Gregg Rothermel is Professor and Jenson Chair of Software Engineering in CSE
at UNL and is a recognized expert in software regression testing, empirical
studies and end-user software engineering.
Harvey Rubin received his MD from Columbia University College of Physicians
and Surgeons and his PhD in Molecular Biology from the University of
Pennsylvania. Dr. Rubin was a House Officer in Medicine at The Peter Bent
Brigham Hospital in Boston and did his fellowship in infectious diseases at
Harvard and the Brigham. Dr. Rubin is a Professor of Medicine at the
University of Pennsylvania, and holds secondary appointments as Professor in
the Department of Microbiology, and as Professor of Computer and Information
Sciences at the University of Pennsylvania School of Engineering and Applied
Sciences. He is the director of the Institute for Strategic Threat Analysis
and Response (ISTAR) at the University of Pennsylvania.
John Rushby received B.Sc. and Ph.D. degrees in computing science from
the University of Newcastle upon Tyne in 1971 and 1977, respectively.
He joined the Computer Science Laboratory of SRI International in
1983, and served as its director from 1986 to 1990; he currently
manages its research program in formal methods and dependable systems.
Under his leadership, the program has produced the highly regarded and
widely used PVS verification system, the ICS decision procedures, and
the SAL suite of model checkers. Prior to joining SRI, he held
academic positions at the Universities of Manchester and Newcastle
upon Tyne in England. His research interests center on the use of
formal methods for problems in the design and assurance of dependable
Dr. Rushby is a member of the IEEE, the Association for Computing
Machinery, the American Institute of Aeronautics and Astronautics, and
the American Mathematical Society. He is a former associate editor
for Communications of the ACM, IEEE Transactions on Software
engineering, and Formal Aspects of Computing. He is the author of the
(now rather outdated) chapter on formal methods for the FAA
Certification Handbook, and is a member of a National Research Council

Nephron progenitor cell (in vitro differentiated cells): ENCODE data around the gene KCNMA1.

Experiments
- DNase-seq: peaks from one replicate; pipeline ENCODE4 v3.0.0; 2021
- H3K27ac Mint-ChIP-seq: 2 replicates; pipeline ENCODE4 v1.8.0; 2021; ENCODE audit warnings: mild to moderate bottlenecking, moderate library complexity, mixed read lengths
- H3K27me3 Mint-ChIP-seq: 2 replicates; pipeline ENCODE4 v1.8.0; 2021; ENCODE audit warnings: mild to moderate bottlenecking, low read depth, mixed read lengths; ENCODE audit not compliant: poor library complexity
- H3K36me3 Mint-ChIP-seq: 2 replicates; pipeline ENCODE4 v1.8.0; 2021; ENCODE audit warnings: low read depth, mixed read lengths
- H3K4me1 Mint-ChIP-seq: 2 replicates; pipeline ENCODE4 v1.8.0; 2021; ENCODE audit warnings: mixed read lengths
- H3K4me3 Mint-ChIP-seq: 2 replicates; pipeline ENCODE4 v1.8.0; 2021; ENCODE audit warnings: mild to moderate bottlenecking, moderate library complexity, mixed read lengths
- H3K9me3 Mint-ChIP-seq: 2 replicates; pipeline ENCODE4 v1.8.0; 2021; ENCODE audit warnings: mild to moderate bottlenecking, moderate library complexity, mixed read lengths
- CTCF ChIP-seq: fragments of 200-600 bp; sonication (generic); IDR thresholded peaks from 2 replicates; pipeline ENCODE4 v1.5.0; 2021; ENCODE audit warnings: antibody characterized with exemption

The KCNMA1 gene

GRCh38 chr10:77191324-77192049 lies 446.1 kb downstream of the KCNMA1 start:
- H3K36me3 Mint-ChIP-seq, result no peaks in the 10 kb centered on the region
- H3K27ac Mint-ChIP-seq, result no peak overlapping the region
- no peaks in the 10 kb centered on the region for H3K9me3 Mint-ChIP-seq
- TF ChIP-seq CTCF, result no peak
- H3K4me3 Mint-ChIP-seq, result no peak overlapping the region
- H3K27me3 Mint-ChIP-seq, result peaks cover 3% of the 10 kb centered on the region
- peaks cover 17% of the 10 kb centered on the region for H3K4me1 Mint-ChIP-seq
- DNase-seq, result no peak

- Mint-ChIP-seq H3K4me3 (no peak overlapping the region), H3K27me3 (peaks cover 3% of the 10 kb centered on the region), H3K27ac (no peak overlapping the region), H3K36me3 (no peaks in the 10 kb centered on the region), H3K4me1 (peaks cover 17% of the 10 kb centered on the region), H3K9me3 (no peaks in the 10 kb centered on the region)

study on dependable software.
Corporate Fellow in Honeywell Automation and Control Solutions. Interests
include high-confidence software, automation and control architecture,
autonomous and intelligent systems.
Vish Sankaran is the Program Manager to the U.S. Department of Health and
Human Services National Health Information Technology Coordinator (ONCHIT)
and supports the technical goals of the national healthcare agenda. His
primary responsibilities include supporting the Senior Technical Advisor to
the National Coordinator. His other responsibilities include coordinating
across federal agencies to align agency IT investments with ONCHITs'
framework, review standards development organization (SDO) activities
related to healthcare, managing vendors for ONCHIT and supporting Federal
Health Architecture workgroups. Previously Mr. Sankaran worked as the
Director, IT & product operations for Carescience Inc, a healthcare ASP
company that uses cutting-edge research and methods to help hospitals and
health systems improve quality, care management, clinical performance and
community data sharing (RHIO). Before joining the Department of Health and
Human Services he founded and served as the Chief Operating Officer of a
software services company. Mr. Sankaran holds a Bachelors degree in
Engineering from Bharathiyar University in India. He is technically
proficient in multiple applications, operating systems and programming
languages and is also trained in security and privacy.
Sarrafzadeh is a Professor of Computer Science at UCLA. He received his B.S., M.S. and Ph.D. in 1982, 1984, and 1987 respectively from the University of Illinois at Urbana-Champaign in Electrical and Computer Engineering. He joined Northwestern University as an Assistant Professor in 1987, and in 2000, he joined UCLA. His recent research interests lie in the area of Embedded and Reconfigurable Computing, VLSI CAD, and design and analysis of algorithms. Sarrafzadeh is a Fellow of IEEE for his contribution to "Theory and Practice of VLSI Design". He received an NSF Engineering Initiation award, two distinguished paper awards in ICCAD, and the best paper award in DAC. He has served on the technical program committee of numerous conferences in the area of VLSI Design and CAD, including ICCAD, DAC, EDAC, ISPD, FPGA, and DesignCon. He has served as committee chairs of a number of these conferences. He is on the executive committee/steering committee of several conferences such as ICCAD, ISPD, and ISQED. Professor Sarrafzadeh has published more than 250 papers, is a co-editor of the book "Algorithmic Aspects of VLSI Layout" (1994), and co-author of the books "An Introduction to VLSI Physical Design" (1996) and "Modern Placement Techniques" (2003). He is on the editorial board of the VLSI Design Journal, an Associate Editor of ACM Transaction on Design Automation and an Associate Editor of IEEE Transactions on Computer-Aided Design. He has collaborated with IBM, Motorola, and many CAD industries and was the architect of the physical design subsystem of Monterey Design Systems main product. He is a co-founder of Hier Design, Inc.